Rush v. Oppenheimer & Co., Inc., 596 F. Supp. 1529 (S.D.N.Y. 1984)
November 9, 1984
OPPENHEIMER & CO., INC. and Scott Seskis, Defendants.
United States District Court, S.D. New York.
*1530 Lovell & Stewart, New York City, for plaintiff; Victor E. Stewart, New York City, of counsel.
Joan Caridi, New York City, for defendant Oppenheimer & Co., Inc.
SWEET, District Judge.
This is a motion for reargument seeking reinstatement of the plaintiff's punitive damages claim appended to the common law fraud count of the complaint. The motion is granted and the prior order of August 23, 1984, striking the punitive damage claim, is vacated.
This case was commenced on May 8, 1984 by Rush ("Rush") seeking damages against his securities broker Oppenheimer & Co. and Scott Seskis ("Brokers") alleging violations of section 10(b) of the Securities Exchange Act of 1934, the Organized Crime Control Act of 1970 ("RICO") and New York common law. Brokers brought a motion to dismiss pursuant to Fed.R. Civ.P. 12(b) (6), and in an opinion dated August 23, 1984 this court denied that motion with respect to the Rule 10(b) claim, granted the motion with respect to the RICO claim, and granted the motion with respect to the New York common law claim to the extent of eliminating the plaintiff's claim for punitive damages. 592 F. Supp. 1108. Rush now brings this motion seeking reinstatement of the punitive damages aspect of the common law claim. The underlying facts are set forth in this court's earlier opinion.
In this court's August 23, 1984 opinion, I dismissed the punitive damages element of Rush's common law claim, holding that a necessary element for punitive damages under New York law was an allegation of fraud aimed at the public generally. At 1112-13, citing Durham Industries, Inc. v. North River Insurance Co., 673 F.2d 37, 41 (2d Cir.), cert. denied, 459 U.S. 827, 103 S. Ct. 61, 74 L. Ed. 2d 64 (1982). The practical consequence of permitting a claim of punitive damages in fraud actions where the fraud was solely private in nature is to extend substantially by judicial fiat the extent of relief obtainable in any fraud case. In the context of apparent confusion among the New York courts, therefore, I chose to follow Durham, supra, and Marcus v. Marcus, 92 A.D.2d 887, 459 N.Y.S.2d 873 (S.Ct. App.Div. 2d Dep't 1983) in requiring a public impact from the fraud before punitive damages were available. I *1531 found that the facts pled by Rush did not allege such a public fraud.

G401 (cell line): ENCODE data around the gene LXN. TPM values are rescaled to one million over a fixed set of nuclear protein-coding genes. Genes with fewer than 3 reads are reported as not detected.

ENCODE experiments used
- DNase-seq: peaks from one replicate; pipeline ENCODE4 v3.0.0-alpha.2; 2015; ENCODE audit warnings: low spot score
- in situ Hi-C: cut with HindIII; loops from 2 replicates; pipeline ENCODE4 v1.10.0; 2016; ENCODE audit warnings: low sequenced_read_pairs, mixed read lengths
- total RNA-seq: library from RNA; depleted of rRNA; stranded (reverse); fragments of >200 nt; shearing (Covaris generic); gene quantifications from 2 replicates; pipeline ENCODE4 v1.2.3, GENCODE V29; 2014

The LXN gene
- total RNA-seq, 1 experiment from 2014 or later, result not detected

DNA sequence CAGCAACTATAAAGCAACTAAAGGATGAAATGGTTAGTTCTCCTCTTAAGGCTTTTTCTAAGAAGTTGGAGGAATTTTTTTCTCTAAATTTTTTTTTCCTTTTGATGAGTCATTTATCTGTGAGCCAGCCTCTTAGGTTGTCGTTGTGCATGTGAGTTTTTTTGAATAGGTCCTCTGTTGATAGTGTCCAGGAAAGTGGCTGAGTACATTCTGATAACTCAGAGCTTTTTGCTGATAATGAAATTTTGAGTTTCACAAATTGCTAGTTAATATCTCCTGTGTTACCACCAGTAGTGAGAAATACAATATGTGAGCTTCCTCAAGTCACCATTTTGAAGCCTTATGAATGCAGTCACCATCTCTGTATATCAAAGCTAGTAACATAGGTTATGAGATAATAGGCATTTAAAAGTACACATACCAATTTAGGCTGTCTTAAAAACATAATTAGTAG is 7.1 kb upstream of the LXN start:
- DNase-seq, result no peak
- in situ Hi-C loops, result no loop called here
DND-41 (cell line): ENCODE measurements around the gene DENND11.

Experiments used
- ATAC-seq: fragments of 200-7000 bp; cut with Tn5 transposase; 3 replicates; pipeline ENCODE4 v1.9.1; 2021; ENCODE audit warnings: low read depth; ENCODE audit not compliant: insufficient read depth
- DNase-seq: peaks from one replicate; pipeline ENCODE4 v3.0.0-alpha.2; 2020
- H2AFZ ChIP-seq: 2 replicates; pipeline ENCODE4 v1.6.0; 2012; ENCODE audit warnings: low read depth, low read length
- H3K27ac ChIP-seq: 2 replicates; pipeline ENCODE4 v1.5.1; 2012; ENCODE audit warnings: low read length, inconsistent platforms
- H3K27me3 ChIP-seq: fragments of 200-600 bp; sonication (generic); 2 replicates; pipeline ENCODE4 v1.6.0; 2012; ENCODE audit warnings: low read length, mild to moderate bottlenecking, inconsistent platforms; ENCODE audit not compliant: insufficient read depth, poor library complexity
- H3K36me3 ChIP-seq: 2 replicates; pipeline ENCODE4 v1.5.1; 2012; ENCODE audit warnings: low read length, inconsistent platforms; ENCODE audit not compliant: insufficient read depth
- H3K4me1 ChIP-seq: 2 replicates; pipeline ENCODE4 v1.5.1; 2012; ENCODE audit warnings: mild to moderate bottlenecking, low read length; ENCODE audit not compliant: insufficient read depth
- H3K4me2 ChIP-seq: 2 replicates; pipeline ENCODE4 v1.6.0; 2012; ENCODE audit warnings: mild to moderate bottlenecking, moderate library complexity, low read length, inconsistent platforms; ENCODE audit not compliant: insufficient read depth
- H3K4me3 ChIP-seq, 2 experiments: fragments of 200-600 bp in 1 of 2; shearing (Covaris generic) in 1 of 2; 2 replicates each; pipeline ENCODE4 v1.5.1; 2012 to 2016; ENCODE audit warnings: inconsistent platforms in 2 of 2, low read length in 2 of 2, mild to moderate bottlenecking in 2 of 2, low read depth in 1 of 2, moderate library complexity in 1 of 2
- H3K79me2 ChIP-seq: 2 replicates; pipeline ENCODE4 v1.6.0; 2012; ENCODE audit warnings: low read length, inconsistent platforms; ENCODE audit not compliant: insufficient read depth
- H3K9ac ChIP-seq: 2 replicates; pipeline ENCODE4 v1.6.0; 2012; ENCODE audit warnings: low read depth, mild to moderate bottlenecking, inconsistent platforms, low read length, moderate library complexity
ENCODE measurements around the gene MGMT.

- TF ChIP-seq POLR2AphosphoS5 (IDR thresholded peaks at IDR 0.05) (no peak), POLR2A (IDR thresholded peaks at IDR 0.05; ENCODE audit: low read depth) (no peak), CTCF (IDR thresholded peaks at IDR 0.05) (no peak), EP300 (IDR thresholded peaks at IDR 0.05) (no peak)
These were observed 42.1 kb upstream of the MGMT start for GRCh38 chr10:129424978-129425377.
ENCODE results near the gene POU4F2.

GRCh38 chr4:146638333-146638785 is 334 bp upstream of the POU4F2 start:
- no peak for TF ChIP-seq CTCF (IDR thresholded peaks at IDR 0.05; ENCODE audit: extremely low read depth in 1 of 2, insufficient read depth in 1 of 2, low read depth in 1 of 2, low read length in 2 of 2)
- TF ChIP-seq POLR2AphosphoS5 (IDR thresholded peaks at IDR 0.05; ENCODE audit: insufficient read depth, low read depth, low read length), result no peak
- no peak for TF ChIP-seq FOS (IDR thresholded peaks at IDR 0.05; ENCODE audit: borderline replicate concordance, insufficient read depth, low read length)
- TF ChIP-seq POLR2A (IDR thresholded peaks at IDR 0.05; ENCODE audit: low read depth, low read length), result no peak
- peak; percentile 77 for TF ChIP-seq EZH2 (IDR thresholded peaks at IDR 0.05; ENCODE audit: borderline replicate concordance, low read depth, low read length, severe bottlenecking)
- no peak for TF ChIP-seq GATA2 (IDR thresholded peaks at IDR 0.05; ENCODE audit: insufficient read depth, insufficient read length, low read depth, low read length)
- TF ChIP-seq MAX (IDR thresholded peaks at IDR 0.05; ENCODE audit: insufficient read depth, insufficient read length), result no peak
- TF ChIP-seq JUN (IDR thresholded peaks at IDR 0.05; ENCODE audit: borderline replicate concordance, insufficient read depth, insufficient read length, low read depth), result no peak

On re-examination upon reargument which referred to an opinion not previously cited, Roy Export Co. Estab. of Vaduz v. Columbia Broadcasting, 672 F.2d 1095 (2d Cir. 1982), cert. denied, 459 U.S. 826, 103 S. Ct. 60, 74 L. Ed. 2d 63 (1982), I conclude, as have others, that Durham, supra, and Marcus, supra, do not state prevailing New York law. The Second Circuit panel in Durham Industries, supra, stated that before punitive damages could be awarded "[t]here must be fraud `aimed at the public generally,' evincing a `high degree of moral turpitude,' and demonstrating `such wanton dishonesty as to imply a criminal indifference to civil obligations.'" Citations omitted. Similarly, in Marcus v. Marcus, supra, the Court held that "[p]unitive damages may be awarded in actions for fraud and deceit only where the fraud is gross, involves high moral culpability, and is aimed at the general public." Id. 459 N.Y.S.2d at 874.